Topic: Kurosawa's Rashomon Rare 35mm Print @ The Plaza Oct 5&9/2010

Akira Kurosawa's Rashomon
7:00pm, Tuesday, October 5, 2010
12:00pm, Saturday, October 9, 2010
The Plaza Theatre · 1133 Kensington Road NW Calgary, AB
35mm · B&W · 88 mins · Japanese w/ English subtitles

Ushered in from another medium, Akira Kurosawa started off as a painter; it shows most in his use of the telephoto lens that flattens on-screen space into more abstracted compositions. His keen eye for visual elegance, coupled with his strict attention to detail and dictatorial perfectionism (his nickname being "Emperor") allowed him to attain a level of mastery yet unmatched in Japan's history. Indeed, he is not just the best known Japanese director, he continues to be praised and idolized as one of the greatest filmmakers of all time by fellow cinematic notables—from Bergman and Fellini to Spielberg and Scorsese.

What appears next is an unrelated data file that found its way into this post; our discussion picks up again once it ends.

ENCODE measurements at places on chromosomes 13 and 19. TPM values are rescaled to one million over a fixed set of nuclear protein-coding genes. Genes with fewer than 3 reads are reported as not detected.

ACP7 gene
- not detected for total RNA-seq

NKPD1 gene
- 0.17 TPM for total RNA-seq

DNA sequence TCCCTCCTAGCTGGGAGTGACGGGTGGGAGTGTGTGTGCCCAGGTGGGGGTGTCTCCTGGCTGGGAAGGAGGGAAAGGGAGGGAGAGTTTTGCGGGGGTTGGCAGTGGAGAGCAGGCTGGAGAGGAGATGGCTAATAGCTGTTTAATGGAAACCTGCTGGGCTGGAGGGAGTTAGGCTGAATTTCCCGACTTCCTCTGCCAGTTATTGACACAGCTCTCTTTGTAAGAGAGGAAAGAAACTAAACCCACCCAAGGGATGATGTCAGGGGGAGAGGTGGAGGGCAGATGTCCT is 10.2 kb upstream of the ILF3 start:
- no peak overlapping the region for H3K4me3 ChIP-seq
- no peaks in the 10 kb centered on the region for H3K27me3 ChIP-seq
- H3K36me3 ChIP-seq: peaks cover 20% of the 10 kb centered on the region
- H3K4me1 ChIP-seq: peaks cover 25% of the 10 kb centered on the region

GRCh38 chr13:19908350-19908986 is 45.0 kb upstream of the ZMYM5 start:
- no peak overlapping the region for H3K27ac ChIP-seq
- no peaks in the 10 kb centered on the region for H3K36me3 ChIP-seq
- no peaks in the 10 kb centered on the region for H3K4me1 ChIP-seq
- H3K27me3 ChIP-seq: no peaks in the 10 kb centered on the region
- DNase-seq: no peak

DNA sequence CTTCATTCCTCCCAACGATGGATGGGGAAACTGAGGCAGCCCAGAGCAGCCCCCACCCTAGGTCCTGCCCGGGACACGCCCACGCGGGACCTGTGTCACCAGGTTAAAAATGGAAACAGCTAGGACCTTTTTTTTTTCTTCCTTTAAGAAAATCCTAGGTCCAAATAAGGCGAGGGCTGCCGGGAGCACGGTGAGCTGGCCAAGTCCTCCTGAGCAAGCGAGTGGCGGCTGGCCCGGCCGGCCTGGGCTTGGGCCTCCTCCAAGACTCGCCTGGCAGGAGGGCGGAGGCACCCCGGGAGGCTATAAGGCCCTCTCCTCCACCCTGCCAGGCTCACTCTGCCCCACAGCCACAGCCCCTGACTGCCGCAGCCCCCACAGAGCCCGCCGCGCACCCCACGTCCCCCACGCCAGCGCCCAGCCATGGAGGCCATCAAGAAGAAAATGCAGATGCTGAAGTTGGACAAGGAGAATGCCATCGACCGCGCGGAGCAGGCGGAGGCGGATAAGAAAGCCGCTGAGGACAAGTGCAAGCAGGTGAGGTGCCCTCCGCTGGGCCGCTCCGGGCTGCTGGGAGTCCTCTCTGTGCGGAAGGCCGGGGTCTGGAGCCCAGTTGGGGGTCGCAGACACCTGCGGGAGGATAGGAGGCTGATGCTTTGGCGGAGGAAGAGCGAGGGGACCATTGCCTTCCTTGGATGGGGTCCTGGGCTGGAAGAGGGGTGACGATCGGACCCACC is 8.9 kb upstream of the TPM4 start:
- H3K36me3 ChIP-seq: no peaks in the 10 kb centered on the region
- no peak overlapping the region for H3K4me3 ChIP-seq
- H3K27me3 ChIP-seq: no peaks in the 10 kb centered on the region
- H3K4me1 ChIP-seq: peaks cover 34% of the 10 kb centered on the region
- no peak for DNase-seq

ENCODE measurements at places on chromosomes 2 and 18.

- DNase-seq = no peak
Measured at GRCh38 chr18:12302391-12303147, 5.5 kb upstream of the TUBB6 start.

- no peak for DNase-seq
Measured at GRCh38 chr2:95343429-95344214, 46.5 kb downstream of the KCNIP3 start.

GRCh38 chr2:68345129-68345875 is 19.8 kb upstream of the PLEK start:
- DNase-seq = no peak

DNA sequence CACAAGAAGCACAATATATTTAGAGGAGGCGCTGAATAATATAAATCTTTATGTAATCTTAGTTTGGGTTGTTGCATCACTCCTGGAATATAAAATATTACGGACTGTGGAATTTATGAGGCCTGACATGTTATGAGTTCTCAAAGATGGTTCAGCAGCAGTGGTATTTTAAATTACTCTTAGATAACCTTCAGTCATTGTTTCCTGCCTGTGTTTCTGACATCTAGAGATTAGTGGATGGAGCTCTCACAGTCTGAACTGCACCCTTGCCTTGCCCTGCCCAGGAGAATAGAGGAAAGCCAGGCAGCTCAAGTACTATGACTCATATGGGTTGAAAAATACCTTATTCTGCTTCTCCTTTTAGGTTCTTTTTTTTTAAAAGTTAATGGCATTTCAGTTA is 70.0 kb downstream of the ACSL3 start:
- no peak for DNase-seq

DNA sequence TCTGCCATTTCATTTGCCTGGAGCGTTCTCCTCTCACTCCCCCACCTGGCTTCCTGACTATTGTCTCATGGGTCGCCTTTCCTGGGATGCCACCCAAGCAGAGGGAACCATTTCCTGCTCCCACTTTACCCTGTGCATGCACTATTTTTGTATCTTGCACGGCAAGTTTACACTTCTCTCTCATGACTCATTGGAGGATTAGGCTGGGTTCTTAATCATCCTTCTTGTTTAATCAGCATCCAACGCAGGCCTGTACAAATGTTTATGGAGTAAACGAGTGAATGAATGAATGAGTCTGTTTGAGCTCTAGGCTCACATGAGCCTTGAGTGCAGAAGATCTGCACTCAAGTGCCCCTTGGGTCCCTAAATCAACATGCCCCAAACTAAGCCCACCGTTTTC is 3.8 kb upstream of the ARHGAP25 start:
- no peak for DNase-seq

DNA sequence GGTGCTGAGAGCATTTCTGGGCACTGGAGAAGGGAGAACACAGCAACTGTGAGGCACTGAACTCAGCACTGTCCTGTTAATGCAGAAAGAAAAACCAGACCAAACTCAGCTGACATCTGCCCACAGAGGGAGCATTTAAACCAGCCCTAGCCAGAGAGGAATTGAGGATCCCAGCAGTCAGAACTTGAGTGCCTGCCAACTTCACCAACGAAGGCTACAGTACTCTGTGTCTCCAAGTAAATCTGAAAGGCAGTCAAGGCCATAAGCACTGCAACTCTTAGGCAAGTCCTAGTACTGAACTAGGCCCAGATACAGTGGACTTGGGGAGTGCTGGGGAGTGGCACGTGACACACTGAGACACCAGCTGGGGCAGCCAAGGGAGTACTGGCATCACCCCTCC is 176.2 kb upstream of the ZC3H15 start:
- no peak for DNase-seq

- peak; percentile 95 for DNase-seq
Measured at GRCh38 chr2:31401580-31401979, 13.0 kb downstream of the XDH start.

His fame began in 1950, when his surprise victory at the Venice Film Festival propelled him—and Japanese film in general—into the international spotlight. The film's title literally denotes a location in the film, but has come to signify the 'subjectivity of perception on recollection' owing to the way in which Rashomon's four main characters each give mutually contradictory yet equally plausible accounts of the very same event.

Rashomon was more than just commercial entertainment. It was a film of ideas, made by a serious artist with a sophisticated aesthetic design.
Stephen Prince, 2002, Criterion